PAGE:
…The music of the game fits with the mysteriousness of the island. When you hear the sound, we want you to get this mysterious feeling through the sound design. Because there is a certain anxiety when engaging with something mysterious, we wanted to make sure that this is represented when the player moves through the world. However, we still have the Cyberspace worlds which are more in the linear, classic Sonic high speed action format. The music there is going to be in a more similar style to the historic, rock ’n’ roll music that you associate with the good Sonic jam.

On 2D/3D Sonic fans...

…we do realize that some of our fans have never played a Sonic game before or maybe they don’t like 3D games. That’s why we released Sonic Origins this June. We wanted to provide people who want a more friendly, easy 2D game format with an option. That’s the game for them. They can come in, they can play, they can enjoy. For people who have already played these games and are experienced gamers, Sonic Frontiers is the right option. But as we move forward, we want to make sure that we make different games that will be enjoyed by the entire band of Sonic fans out there and not just focus on one specific audience.

On speed alone not being enough for fun...

It’s very clear to me that just going fast does not make it fun. You could be, you know, just running in a straight line superduper fast, but it’s going to be kind of boring, you’re not going to feel like you’re going fast. And it’s really through the design of the course, and the things that you’re having to do, where you feel that speed and where you feel that fun. So regardless, if it’s a 2D game, or 3D linear zone, it’s that sensation, that feeling when you play with Sonic, that the team is really focused on.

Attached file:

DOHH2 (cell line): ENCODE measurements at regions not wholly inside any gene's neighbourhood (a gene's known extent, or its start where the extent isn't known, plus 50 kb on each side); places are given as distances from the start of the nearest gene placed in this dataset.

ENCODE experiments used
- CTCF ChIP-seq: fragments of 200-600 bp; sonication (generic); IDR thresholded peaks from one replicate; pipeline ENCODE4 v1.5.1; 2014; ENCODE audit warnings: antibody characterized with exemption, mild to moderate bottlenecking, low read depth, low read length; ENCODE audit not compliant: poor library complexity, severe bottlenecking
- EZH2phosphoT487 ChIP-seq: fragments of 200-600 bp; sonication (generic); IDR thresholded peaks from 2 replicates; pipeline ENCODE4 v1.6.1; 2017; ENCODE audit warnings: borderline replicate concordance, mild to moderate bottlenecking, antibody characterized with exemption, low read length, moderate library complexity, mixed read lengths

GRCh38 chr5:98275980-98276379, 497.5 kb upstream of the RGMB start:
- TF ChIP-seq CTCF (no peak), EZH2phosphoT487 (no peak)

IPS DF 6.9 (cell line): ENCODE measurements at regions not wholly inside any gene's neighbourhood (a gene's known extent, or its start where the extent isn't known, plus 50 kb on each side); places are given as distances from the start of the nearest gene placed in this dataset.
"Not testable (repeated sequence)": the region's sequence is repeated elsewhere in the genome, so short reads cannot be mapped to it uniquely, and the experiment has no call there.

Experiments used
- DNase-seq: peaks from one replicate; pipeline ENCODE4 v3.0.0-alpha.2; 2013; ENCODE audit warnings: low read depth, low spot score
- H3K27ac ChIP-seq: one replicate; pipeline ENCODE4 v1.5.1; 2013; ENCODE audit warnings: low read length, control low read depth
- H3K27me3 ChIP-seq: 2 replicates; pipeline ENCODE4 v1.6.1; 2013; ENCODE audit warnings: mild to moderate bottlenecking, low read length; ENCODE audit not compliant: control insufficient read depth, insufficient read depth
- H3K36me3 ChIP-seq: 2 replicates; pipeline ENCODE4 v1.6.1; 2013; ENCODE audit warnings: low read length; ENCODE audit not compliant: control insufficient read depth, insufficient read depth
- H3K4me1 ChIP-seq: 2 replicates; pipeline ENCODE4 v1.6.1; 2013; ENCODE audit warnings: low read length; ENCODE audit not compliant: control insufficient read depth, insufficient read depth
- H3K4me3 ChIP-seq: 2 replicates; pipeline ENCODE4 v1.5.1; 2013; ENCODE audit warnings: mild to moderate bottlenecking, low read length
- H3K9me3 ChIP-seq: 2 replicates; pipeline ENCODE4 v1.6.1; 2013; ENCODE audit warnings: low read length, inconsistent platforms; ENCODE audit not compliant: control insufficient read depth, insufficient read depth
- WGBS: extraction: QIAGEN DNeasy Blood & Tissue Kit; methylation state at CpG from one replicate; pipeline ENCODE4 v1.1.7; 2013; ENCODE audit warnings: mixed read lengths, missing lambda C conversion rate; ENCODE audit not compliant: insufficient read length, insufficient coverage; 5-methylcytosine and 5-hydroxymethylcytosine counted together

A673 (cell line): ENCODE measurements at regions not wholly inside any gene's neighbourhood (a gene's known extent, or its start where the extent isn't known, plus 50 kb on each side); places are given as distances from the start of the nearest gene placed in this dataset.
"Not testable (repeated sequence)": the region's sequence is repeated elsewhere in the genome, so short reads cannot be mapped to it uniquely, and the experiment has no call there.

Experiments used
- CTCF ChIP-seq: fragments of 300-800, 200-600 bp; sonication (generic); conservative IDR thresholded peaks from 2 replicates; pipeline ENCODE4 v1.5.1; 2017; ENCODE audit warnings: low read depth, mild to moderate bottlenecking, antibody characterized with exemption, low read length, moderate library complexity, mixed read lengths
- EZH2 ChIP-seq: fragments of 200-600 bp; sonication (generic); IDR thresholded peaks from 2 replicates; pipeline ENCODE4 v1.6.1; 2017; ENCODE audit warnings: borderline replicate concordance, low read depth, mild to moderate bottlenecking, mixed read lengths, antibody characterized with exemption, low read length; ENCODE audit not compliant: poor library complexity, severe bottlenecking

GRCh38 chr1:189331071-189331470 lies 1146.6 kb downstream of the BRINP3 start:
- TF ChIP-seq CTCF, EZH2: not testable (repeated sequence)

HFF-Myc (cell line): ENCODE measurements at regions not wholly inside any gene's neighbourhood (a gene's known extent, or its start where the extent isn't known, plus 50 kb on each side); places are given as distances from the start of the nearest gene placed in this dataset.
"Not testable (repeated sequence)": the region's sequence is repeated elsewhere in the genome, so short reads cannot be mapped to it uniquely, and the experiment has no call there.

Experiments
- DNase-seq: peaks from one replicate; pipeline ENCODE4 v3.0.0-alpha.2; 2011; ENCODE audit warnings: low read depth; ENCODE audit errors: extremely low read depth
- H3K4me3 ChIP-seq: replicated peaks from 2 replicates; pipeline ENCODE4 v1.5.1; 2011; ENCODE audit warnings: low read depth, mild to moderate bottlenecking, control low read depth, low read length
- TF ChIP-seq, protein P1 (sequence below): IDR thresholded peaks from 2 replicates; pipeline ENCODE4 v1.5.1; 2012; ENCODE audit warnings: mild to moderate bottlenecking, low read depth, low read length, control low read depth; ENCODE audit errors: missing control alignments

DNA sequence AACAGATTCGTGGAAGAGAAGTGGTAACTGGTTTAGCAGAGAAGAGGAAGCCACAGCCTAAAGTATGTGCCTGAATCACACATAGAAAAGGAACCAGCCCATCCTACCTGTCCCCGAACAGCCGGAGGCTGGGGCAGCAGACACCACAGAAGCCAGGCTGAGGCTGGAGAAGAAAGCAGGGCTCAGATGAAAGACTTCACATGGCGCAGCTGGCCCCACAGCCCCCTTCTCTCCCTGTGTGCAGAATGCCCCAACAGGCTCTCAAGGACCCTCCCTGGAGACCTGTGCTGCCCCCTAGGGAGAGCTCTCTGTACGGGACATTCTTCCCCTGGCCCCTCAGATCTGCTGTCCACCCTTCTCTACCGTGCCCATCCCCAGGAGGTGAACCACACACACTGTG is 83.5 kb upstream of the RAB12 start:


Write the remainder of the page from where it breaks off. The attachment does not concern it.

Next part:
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Comments (2)


1+ y ago

Unifying the Sonic franchise.
I do like that concept but the foundation needs to be strong. I for one think basing the IDW comics off of Frontiers hurt it greatly starting out and they are still trying to properly build a functional world.

I also think there should be less restrictions and more experimentation for Sonic in the less expensive projects like the comics. Too many mandates will kill any creative ventures the story could take and it's in the places comic format where you can try things that may not be mainstream ready or could just be plain bad, it's easier to bounce back and try again in those formats than in a mainstream game.

jason thompson

1+ y ago

I find it an odd perspective that he sees the 2D games as being easier. For me the opposite is true. The freedom offered in the 3D games make them easier to play. The only time I've found 3D Sonic games to be challenging is when code defects make the games unintentionally difficult.

When I played Sonic Mania, I was challenged even as an experienced Sonic player. Revisiting Sonic CD, I found it to be more challenging than the average Sonic game. And who can forget the final boss of Sonic 2! That's a tough boss.

Where I think 2D Sonic needs to go next is a Sonic Maker. Hopefully Sonic Studio will fill that niche.